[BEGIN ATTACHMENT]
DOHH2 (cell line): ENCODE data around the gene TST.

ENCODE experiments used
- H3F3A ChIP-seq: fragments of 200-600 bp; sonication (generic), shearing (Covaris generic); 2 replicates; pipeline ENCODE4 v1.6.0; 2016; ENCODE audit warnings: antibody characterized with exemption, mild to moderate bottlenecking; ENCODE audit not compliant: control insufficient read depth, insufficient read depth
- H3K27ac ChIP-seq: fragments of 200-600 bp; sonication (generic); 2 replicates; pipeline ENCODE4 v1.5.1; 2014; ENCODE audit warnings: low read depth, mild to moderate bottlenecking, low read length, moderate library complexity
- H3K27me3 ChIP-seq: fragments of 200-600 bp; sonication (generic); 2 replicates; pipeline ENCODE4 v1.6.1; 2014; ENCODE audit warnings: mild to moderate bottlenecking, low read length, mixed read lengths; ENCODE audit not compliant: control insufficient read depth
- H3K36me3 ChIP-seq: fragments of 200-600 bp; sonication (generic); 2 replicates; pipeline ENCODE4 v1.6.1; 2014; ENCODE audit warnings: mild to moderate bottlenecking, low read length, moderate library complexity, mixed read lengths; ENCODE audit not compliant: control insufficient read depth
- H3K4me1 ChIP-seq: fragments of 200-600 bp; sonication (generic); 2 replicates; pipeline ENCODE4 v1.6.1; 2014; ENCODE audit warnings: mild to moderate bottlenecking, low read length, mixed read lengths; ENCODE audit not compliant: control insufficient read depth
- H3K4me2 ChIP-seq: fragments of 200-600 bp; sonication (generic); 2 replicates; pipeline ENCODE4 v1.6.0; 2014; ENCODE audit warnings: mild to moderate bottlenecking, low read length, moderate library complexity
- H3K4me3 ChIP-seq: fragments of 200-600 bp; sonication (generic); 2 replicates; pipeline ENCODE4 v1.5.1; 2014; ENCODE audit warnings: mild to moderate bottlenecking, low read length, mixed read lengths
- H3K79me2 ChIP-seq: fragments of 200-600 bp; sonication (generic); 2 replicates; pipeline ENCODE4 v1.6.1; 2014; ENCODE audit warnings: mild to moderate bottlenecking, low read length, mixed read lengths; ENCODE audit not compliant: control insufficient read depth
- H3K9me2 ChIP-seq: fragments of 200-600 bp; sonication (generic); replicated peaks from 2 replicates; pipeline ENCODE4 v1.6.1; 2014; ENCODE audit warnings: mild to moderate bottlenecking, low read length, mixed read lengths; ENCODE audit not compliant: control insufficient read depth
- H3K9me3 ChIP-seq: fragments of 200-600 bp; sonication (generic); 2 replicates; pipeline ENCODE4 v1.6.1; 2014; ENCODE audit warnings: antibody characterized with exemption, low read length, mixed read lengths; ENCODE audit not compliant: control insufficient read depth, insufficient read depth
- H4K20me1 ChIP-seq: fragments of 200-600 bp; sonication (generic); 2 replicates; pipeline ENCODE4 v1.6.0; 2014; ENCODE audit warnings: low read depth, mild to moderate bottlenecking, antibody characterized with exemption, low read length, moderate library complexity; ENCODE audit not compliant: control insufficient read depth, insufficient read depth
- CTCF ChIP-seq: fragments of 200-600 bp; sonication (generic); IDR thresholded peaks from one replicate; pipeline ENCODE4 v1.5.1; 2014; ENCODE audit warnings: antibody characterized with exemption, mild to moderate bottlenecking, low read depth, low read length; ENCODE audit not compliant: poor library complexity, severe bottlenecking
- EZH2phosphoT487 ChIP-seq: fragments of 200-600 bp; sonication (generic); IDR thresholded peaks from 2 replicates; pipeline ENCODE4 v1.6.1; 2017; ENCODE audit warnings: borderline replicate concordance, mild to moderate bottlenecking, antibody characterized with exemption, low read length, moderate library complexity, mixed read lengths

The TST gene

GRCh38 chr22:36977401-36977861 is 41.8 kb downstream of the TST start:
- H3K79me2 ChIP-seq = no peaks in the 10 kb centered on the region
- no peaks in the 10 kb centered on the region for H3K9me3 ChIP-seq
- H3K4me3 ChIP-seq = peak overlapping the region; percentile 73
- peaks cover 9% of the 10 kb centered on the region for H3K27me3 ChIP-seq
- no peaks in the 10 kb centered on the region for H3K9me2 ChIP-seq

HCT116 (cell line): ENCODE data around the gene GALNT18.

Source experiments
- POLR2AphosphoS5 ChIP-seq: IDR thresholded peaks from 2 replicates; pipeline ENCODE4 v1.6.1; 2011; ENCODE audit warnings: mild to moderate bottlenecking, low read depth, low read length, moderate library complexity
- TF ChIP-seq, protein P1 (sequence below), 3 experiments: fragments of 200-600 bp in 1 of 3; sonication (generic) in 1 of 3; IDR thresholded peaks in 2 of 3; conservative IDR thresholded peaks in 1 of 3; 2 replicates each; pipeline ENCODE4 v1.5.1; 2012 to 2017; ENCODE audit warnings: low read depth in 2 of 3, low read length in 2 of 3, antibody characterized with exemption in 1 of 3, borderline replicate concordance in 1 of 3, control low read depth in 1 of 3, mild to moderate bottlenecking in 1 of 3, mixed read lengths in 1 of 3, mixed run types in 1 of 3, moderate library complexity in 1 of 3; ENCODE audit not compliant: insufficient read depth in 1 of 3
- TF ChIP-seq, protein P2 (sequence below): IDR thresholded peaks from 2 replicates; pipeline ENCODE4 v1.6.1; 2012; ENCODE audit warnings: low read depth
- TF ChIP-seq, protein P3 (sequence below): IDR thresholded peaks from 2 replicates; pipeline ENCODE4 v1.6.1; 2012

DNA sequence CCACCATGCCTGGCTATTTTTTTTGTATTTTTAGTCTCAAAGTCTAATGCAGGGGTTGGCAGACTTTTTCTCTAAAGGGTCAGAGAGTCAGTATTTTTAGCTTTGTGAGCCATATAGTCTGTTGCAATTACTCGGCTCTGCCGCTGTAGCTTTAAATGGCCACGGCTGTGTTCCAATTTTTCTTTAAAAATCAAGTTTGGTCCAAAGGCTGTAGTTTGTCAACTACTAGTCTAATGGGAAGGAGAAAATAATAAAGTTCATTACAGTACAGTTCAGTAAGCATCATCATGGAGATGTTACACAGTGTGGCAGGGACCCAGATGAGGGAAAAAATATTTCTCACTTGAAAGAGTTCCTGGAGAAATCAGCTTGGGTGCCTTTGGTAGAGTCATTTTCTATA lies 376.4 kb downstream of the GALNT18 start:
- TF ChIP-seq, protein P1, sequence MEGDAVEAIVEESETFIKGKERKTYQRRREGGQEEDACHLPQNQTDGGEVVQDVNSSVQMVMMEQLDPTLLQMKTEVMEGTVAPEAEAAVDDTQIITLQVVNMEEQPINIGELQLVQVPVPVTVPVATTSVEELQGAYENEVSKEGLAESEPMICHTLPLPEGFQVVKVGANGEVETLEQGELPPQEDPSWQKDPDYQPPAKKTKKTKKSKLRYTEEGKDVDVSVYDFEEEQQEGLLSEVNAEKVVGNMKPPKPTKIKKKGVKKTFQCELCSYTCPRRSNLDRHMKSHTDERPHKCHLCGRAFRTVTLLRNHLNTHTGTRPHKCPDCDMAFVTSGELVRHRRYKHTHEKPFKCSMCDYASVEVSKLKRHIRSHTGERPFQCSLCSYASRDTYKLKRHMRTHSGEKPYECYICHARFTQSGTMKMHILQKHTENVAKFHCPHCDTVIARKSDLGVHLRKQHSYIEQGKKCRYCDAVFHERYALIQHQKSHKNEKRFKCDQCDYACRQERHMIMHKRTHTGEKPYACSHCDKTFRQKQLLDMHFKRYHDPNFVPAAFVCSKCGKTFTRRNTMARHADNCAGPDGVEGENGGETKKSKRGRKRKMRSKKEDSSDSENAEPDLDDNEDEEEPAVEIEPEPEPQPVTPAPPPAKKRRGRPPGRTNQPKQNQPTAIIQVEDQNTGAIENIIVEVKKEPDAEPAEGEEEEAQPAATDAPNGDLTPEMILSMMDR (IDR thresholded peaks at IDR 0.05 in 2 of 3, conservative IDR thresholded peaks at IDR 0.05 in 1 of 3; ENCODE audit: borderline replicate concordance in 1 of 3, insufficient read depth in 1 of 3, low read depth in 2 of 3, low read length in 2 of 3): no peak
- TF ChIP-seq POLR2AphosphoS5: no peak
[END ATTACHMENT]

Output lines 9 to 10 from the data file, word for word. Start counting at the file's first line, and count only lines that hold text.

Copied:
- H3K4me3 ChIP-seq: fragments of 200-600 bp; sonication (generic); 2 replicates; pipeline ENCODE4 v1.5.1; 2014; ENCODE audit warnings: mild to moderate bottlenecking, low read length, mixed read lengths
- H3K79me2 ChIP-seq: fragments of 200-600 bp; sonication (generic); 2 replicates; pipeline ENCODE4 v1.6.1; 2014; ENCODE audit warnings: mild to moderate bottlenecking, low read length, mixed read lengths; ENCODE audit not compliant: control insufficient read depth